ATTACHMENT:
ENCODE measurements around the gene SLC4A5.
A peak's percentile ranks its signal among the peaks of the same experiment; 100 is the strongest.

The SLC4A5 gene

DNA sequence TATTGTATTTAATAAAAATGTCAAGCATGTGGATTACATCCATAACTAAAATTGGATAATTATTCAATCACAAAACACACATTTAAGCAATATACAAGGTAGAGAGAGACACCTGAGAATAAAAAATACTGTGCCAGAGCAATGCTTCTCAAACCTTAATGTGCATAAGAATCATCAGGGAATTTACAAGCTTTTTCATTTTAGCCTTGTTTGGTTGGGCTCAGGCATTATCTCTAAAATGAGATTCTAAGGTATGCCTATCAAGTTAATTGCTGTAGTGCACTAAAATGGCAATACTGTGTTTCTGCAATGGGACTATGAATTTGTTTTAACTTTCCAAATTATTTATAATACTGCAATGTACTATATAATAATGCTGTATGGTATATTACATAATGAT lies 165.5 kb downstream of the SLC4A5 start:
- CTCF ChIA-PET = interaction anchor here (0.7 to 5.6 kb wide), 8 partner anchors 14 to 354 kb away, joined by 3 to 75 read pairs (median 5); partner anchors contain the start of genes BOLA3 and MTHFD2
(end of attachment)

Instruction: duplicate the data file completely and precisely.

ENCODE measurements around the gene SLC4A5.
A peak's percentile ranks its signal among the peaks of the same experiment; 100 is the strongest.

The SLC4A5 gene

DNA sequence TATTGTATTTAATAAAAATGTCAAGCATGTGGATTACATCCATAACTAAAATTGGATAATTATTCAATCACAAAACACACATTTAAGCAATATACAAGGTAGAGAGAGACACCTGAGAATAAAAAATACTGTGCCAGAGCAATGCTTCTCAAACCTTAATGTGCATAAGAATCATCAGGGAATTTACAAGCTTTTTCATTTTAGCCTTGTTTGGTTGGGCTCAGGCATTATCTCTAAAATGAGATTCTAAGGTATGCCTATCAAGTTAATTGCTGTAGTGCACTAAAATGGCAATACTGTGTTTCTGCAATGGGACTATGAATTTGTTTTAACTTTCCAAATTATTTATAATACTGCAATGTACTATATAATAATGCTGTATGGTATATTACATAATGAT lies 165.5 kb downstream of the SLC4A5 start:
- CTCF ChIA-PET = interaction anchor here (0.7 to 5.6 kb wide), 8 partner anchors 14 to 354 kb away, joined by 3 to 75 read pairs (median 5); partner anchors contain the start of genes BOLA3 and MTHFD2